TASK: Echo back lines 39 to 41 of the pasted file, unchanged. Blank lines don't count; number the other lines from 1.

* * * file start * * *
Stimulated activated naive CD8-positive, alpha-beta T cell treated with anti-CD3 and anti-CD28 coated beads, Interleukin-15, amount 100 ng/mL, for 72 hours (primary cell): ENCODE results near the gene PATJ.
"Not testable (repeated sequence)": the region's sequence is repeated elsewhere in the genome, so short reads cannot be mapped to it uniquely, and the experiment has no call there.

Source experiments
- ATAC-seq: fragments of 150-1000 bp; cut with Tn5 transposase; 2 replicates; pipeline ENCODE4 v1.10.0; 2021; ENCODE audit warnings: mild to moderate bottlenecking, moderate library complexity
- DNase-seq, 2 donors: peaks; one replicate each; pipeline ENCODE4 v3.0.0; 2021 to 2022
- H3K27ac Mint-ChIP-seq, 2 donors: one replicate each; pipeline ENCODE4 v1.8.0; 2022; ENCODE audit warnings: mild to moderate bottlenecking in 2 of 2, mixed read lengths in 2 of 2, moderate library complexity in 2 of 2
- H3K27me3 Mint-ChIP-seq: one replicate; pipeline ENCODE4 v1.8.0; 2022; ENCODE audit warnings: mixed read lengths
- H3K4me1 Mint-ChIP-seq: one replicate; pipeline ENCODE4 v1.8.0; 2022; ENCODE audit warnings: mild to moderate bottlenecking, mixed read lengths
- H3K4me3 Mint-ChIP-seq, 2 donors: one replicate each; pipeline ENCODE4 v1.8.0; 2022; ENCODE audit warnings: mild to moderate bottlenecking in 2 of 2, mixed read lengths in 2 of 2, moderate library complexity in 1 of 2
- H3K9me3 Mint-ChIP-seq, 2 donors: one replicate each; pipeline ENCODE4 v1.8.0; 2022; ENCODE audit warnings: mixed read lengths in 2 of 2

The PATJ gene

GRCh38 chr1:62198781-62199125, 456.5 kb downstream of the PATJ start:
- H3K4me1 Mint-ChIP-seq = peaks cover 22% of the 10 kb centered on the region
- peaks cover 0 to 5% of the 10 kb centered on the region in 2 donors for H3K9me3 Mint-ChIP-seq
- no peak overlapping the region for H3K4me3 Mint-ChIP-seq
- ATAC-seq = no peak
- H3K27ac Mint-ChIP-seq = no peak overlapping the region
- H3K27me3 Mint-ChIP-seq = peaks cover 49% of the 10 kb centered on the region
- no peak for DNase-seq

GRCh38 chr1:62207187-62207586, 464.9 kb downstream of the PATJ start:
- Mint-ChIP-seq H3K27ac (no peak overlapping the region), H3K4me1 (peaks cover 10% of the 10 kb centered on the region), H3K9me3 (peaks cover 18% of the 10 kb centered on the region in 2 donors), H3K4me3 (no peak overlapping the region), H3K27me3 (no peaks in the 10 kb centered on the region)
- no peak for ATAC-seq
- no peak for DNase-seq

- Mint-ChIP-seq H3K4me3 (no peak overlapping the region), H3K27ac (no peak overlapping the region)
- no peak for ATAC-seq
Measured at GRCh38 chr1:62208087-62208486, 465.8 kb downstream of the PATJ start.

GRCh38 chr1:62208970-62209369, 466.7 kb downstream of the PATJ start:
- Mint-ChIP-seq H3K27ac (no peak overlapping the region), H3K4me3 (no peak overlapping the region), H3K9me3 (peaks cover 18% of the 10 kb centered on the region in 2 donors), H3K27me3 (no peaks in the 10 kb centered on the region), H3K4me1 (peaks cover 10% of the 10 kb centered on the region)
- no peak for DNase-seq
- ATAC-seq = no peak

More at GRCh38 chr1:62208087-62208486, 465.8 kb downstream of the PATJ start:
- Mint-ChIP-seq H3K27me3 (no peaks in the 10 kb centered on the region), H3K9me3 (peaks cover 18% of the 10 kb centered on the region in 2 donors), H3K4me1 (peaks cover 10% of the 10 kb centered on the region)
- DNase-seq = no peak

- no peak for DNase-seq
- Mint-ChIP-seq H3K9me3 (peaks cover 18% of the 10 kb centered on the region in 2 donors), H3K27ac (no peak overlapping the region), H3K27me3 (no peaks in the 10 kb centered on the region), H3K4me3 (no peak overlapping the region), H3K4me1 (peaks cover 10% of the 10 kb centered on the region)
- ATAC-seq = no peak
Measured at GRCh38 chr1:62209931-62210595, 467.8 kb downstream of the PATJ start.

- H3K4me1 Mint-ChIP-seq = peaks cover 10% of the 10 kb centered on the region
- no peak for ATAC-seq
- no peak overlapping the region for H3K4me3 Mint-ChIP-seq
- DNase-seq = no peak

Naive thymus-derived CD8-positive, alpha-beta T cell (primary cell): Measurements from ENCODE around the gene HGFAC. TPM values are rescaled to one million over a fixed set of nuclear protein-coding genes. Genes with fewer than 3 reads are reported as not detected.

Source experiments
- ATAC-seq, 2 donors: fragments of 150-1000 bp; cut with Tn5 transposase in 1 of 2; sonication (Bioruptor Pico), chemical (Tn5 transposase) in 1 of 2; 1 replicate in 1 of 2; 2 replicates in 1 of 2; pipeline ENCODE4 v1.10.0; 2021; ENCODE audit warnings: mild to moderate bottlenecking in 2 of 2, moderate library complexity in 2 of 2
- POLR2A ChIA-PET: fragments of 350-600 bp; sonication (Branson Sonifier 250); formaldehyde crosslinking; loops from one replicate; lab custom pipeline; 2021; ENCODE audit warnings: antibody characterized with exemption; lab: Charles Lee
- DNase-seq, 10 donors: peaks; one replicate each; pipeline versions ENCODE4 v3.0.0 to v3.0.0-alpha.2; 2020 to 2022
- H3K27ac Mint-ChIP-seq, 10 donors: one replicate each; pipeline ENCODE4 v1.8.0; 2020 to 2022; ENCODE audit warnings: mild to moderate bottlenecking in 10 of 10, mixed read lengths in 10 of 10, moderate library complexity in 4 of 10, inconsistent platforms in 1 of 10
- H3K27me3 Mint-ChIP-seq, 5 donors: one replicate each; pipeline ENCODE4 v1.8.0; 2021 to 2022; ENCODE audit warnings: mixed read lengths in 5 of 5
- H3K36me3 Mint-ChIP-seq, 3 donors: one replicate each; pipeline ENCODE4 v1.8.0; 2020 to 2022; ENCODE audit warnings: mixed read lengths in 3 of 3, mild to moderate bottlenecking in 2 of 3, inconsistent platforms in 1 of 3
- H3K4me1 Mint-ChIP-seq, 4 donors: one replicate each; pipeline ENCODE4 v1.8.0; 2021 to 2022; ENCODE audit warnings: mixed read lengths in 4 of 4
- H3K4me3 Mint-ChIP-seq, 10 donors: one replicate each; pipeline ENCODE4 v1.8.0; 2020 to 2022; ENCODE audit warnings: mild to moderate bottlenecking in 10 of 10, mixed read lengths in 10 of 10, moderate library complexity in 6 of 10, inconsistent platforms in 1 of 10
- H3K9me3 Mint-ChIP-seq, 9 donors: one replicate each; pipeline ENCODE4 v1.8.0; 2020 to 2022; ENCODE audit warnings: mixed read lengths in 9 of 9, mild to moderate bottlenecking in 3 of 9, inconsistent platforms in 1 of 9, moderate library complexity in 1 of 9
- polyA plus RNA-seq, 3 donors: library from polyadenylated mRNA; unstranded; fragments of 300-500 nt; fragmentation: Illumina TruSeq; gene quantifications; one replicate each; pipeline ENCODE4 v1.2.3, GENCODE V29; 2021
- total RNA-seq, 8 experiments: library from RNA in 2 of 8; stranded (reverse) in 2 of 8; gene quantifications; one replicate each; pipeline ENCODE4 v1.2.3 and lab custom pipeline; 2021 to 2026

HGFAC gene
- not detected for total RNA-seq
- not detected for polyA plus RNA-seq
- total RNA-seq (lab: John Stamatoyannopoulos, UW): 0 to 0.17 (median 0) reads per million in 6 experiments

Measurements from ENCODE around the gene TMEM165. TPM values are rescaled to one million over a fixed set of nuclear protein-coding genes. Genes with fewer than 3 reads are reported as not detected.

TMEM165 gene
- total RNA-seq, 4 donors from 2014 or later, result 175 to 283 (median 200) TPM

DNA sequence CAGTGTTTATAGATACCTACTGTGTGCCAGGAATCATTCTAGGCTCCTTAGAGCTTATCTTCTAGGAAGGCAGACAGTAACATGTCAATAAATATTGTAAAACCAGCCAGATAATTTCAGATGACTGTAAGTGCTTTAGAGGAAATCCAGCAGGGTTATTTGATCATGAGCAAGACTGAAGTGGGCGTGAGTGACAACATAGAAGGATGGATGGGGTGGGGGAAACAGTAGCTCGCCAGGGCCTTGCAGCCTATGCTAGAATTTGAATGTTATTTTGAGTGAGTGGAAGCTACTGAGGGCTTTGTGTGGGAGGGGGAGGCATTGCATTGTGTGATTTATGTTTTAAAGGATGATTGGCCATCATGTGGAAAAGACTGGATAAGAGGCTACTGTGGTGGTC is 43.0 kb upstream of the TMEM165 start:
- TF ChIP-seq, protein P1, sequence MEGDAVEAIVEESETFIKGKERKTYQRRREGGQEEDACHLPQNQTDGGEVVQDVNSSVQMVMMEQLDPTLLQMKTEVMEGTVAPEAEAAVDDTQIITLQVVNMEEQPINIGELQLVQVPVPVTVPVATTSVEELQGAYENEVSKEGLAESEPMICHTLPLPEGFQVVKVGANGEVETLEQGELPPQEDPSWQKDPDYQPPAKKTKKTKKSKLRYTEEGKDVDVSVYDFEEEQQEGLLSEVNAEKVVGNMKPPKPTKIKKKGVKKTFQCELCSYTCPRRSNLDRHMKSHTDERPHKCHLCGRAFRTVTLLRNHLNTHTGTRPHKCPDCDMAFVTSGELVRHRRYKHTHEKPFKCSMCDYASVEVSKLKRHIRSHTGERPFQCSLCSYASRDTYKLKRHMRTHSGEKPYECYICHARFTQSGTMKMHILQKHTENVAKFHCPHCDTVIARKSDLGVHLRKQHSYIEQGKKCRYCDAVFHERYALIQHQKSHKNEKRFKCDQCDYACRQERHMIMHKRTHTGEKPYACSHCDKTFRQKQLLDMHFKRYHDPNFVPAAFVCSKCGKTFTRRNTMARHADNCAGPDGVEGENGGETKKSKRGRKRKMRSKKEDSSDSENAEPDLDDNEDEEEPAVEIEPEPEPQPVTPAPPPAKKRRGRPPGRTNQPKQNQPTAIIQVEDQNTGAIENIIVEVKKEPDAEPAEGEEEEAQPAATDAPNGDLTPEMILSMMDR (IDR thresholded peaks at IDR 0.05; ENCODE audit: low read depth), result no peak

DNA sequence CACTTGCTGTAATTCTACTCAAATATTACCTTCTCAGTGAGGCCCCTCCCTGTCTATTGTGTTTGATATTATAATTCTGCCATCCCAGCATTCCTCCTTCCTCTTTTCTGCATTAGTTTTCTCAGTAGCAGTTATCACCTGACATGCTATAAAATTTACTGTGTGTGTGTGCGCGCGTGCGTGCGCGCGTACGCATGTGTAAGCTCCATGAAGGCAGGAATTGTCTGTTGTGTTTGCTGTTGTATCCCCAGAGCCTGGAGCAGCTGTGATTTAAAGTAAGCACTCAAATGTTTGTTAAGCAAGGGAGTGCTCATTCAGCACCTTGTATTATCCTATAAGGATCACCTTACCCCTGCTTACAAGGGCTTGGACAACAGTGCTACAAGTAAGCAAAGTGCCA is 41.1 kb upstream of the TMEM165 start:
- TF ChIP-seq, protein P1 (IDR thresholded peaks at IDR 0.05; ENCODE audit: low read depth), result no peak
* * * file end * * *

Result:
- no peak for ATAC-seq
- no peak overlapping the region for H3K4me3 Mint-ChIP-seq
- DNase-seq = no peak